Central Marine Fisheries Research Institute
Title: Indian edible oyster Crassostrea madrasensis (Preston), a promising bivalve for aquaculture amidst the challenges of global warming and climate change as revealed through thermo tolerance studies
Biography: M P Paulton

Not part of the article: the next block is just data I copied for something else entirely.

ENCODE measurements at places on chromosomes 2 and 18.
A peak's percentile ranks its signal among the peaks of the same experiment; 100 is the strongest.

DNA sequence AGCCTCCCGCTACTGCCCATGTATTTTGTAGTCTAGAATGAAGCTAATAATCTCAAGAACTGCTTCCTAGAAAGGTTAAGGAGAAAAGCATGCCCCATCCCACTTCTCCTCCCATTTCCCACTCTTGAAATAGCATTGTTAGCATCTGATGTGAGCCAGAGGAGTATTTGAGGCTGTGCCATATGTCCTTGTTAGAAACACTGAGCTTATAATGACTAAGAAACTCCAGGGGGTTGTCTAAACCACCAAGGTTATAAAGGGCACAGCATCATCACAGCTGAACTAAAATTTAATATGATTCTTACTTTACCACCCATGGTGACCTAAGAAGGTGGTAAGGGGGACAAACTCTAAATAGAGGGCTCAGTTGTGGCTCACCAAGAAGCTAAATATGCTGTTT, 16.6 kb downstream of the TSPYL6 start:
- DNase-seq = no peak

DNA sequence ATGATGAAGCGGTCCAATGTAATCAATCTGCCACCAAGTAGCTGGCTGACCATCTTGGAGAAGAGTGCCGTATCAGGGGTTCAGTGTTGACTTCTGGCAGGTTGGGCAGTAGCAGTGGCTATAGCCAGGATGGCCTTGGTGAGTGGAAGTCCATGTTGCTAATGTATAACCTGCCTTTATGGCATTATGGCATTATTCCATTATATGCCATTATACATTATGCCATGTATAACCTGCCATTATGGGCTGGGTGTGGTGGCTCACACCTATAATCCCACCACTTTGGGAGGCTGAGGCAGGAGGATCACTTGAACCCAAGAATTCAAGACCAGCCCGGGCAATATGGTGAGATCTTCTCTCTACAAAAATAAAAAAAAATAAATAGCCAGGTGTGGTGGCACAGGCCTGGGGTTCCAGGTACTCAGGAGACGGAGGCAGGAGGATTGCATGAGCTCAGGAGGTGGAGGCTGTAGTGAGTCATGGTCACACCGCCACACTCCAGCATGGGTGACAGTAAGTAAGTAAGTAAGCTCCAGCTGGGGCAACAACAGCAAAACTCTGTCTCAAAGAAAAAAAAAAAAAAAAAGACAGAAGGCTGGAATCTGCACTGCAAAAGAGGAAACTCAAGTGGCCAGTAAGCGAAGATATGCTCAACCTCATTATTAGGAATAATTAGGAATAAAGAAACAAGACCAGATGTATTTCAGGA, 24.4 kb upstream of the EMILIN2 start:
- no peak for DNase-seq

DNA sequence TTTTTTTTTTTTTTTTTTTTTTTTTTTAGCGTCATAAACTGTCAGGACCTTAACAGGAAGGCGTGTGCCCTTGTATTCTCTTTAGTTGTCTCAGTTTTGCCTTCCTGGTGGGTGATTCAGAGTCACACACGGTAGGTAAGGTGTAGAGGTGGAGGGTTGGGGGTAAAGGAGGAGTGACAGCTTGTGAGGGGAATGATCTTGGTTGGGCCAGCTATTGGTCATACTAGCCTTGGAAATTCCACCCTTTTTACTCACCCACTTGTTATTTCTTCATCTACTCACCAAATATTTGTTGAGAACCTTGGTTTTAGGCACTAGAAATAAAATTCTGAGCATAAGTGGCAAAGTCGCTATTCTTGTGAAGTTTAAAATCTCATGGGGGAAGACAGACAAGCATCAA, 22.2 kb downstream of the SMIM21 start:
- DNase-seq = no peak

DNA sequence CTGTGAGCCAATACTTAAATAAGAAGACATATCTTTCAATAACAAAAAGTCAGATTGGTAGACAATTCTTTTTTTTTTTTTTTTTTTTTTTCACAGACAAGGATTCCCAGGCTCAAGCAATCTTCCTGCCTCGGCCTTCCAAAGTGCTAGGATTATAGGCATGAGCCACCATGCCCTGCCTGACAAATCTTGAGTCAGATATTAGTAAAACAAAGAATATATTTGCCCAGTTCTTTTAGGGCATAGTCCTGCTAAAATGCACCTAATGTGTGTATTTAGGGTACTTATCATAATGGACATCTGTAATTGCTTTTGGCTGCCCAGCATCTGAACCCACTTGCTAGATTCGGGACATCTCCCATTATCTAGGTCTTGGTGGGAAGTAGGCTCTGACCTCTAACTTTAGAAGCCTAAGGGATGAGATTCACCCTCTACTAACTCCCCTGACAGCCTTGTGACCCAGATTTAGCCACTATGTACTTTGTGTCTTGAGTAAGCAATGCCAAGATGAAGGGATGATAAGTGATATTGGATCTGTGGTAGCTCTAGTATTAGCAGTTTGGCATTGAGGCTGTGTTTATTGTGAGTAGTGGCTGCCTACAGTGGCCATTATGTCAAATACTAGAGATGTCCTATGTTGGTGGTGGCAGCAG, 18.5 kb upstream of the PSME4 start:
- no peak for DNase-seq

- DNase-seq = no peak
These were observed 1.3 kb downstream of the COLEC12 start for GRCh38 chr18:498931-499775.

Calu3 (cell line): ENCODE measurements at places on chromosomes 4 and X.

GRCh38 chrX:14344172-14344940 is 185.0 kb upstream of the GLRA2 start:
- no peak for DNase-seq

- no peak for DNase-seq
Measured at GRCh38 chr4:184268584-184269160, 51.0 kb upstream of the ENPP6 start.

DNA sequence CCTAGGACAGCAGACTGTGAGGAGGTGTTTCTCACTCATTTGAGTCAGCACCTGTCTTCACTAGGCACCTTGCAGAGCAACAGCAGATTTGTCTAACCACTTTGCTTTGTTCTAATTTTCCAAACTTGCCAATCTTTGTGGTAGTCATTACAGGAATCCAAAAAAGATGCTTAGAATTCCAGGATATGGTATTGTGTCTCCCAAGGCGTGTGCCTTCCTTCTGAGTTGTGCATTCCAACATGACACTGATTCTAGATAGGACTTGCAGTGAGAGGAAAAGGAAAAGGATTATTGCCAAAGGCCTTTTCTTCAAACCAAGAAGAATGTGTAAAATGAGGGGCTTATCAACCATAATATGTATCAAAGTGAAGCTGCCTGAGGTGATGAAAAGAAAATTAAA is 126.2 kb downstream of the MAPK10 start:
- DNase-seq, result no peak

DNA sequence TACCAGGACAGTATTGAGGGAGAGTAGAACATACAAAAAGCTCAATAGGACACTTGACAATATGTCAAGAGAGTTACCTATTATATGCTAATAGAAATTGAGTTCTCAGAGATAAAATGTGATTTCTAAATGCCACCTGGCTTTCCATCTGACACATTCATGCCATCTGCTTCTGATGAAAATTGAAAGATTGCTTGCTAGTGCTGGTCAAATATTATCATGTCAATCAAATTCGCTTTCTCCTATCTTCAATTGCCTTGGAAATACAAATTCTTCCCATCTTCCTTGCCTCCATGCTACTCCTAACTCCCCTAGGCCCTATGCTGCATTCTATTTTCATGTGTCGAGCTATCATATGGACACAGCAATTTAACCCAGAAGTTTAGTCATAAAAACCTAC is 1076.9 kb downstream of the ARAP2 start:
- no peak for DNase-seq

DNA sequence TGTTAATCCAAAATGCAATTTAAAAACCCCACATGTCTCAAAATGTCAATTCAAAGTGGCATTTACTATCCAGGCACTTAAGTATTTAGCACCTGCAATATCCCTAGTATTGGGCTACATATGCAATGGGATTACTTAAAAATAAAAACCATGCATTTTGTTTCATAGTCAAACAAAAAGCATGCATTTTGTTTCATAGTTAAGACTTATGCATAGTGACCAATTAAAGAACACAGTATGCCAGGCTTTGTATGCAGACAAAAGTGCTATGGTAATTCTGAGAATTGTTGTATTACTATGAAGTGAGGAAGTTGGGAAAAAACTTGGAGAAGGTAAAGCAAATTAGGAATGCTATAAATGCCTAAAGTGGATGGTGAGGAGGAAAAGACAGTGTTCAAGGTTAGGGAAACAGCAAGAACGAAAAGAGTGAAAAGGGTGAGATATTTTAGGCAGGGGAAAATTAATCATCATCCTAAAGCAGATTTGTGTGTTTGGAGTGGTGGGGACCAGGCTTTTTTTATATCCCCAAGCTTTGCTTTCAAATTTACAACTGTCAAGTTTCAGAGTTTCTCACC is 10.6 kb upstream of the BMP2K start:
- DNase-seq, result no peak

Temperature tolerance of a species is an indicator which determines its potential to persist or become extinct in response to climate change and the related environmental challenges. Identifying the winner species which can withstand the increasing biotic and abiotic challenges is essential for sustainable culture practices and thereby to ensure food for future. Aquaculture of the Indian edible oyster (Crassostrea madrasensis) is becoming more popular along the Indian coasts. Hence, knowledge on the level of thermo tolerance, its enhancement through thermal induction and the molecular mechanism behind it shall be of immense use for the scientific management of the system to ensure sustainable production. The oysters with size ranging from 70-80 mm collected from the oyster farm were acclimated in aerated sea water with salinity 22 ppt, temperature 280°C to 300°C and fed with micro algae nannochloropsis and isochrysis. The maximum temperature at which the oysters show tolerance and survive without mortality and the temperature at which almost all animals succumbed to death are referred as sub lethal temperature (SLT) and lethal temperature (LT) respectively. SLT and LT were determined as 44 0°C and 470°C respectively by exposing the acclimated oysters to temperatures ranging from 370°C to 470°C for one hour and monitoring the survival in normal acclimation temperature (280°C) for one week. Transcriptomic analysis of oysters recovering from SLT has shown a statistically significant up regulation of genes coding for heat shock protein 70 (Hsp70) and super oxide dismutase (Cu/Zn SOD). The oysters recovering from sub lethal shock (SLT) at 440°C were found to be resistant to the subsequent lethal temperature (LT) shock (470°C) while the control animals lacking previous exposure to SLT succumbed to death. The phenomenon of induced tolerance was evident and the oysters recovering from SLT were able to survive LT up to 26 days which stands as record duration ever reported. As reported earlier, the oysters surviving high temperatures would also survive the parasitic and microbial infection through the phenomenon of cross tolerance. The study has revealed the special potential of Indian edible oyster (Crassostrea madrasensis) in thermo tolerance and induced enhanced thermo tolerance over its European and western counter parts such as Crassostrea gigas and Crassostrea virginica. Thus, the Indian edible oyster (Crassostrea madrasensis) could be projected as a winner species with the ability to survive the challenges posed by climate change and related issues.